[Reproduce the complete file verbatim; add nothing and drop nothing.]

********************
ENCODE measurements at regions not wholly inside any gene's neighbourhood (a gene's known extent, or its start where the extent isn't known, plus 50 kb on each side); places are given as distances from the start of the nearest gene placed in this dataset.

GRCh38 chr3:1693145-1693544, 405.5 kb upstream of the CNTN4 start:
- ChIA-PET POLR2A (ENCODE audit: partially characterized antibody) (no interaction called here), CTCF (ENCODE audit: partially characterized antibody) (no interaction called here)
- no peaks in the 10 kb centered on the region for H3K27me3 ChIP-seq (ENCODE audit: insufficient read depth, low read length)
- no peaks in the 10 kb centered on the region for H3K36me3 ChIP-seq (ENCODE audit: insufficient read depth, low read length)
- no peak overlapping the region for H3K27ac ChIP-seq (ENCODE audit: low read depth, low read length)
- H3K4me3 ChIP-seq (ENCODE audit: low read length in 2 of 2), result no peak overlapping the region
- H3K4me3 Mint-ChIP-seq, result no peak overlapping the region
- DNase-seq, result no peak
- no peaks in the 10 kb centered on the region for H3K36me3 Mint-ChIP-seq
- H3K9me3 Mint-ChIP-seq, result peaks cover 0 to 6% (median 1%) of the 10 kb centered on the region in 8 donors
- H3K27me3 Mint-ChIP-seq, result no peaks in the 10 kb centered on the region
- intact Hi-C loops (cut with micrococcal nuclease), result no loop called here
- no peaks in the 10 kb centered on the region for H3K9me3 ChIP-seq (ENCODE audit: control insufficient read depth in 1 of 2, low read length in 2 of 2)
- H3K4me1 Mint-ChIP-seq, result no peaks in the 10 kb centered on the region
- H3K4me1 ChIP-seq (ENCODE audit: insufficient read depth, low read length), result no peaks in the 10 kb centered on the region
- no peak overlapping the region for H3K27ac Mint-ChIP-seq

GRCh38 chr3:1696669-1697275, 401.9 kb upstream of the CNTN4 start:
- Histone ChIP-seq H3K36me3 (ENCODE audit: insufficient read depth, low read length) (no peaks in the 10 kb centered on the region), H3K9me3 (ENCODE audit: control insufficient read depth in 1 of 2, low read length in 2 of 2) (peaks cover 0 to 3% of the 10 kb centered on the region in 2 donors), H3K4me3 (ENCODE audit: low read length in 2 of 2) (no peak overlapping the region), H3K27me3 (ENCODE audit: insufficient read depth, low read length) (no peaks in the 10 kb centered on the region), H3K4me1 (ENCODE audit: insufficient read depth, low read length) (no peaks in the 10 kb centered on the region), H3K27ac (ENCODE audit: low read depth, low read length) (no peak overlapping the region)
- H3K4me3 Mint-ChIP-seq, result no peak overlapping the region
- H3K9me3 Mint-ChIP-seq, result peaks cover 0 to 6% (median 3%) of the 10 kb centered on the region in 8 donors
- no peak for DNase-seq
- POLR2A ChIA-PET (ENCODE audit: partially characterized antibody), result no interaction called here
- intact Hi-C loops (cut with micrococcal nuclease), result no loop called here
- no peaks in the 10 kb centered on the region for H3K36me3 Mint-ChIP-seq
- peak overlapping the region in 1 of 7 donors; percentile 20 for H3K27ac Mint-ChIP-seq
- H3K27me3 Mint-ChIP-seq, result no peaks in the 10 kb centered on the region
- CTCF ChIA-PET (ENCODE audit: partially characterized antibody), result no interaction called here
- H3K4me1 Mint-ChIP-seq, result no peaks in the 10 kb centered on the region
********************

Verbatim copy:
ENCODE measurements at regions not wholly inside any gene's neighbourhood (a gene's known extent, or its start where the extent isn't known, plus 50 kb on each side); places are given as distances from the start of the nearest gene placed in this dataset.

GRCh38 chr3:1693145-1693544, 405.5 kb upstream of the CNTN4 start:
- ChIA-PET POLR2A (ENCODE audit: partially characterized antibody) (no interaction called here), CTCF (ENCODE audit: partially characterized antibody) (no interaction called here)
- no peaks in the 10 kb centered on the region for H3K27me3 ChIP-seq (ENCODE audit: insufficient read depth, low read length)
- no peaks in the 10 kb centered on the region for H3K36me3 ChIP-seq (ENCODE audit: insufficient read depth, low read length)
- no peak overlapping the region for H3K27ac ChIP-seq (ENCODE audit: low read depth, low read length)
- H3K4me3 ChIP-seq (ENCODE audit: low read length in 2 of 2), result no peak overlapping the region
- H3K4me3 Mint-ChIP-seq, result no peak overlapping the region
- DNase-seq, result no peak
- no peaks in the 10 kb centered on the region for H3K36me3 Mint-ChIP-seq
- H3K9me3 Mint-ChIP-seq, result peaks cover 0 to 6% (median 1%) of the 10 kb centered on the region in 8 donors
- H3K27me3 Mint-ChIP-seq, result no peaks in the 10 kb centered on the region
- intact Hi-C loops (cut with micrococcal nuclease), result no loop called here
- no peaks in the 10 kb centered on the region for H3K9me3 ChIP-seq (ENCODE audit: control insufficient read depth in 1 of 2, low read length in 2 of 2)
- H3K4me1 Mint-ChIP-seq, result no peaks in the 10 kb centered on the region
- H3K4me1 ChIP-seq (ENCODE audit: insufficient read depth, low read length), result no peaks in the 10 kb centered on the region
- no peak overlapping the region for H3K27ac Mint-ChIP-seq

GRCh38 chr3:1696669-1697275, 401.9 kb upstream of the CNTN4 start:
- Histone ChIP-seq H3K36me3 (ENCODE audit: insufficient read depth, low read length) (no peaks in the 10 kb centered on the region), H3K9me3 (ENCODE audit: control insufficient read depth in 1 of 2, low read length in 2 of 2) (peaks cover 0 to 3% of the 10 kb centered on the region in 2 donors), H3K4me3 (ENCODE audit: low read length in 2 of 2) (no peak overlapping the region), H3K27me3 (ENCODE audit: insufficient read depth, low read length) (no peaks in the 10 kb centered on the region), H3K4me1 (ENCODE audit: insufficient read depth, low read length) (no peaks in the 10 kb centered on the region), H3K27ac (ENCODE audit: low read depth, low read length) (no peak overlapping the region)
- H3K4me3 Mint-ChIP-seq, result no peak overlapping the region
- H3K9me3 Mint-ChIP-seq, result peaks cover 0 to 6% (median 3%) of the 10 kb centered on the region in 8 donors
- no peak for DNase-seq
- POLR2A ChIA-PET (ENCODE audit: partially characterized antibody), result no interaction called here
- intact Hi-C loops (cut with micrococcal nuclease), result no loop called here
- no peaks in the 10 kb centered on the region for H3K36me3 Mint-ChIP-seq
- peak overlapping the region in 1 of 7 donors; percentile 20 for H3K27ac Mint-ChIP-seq
- H3K27me3 Mint-ChIP-seq, result no peaks in the 10 kb centered on the region
- CTCF ChIA-PET (ENCODE audit: partially characterized antibody), result no interaction called here
- H3K4me1 Mint-ChIP-seq, result no peaks in the 10 kb centered on the region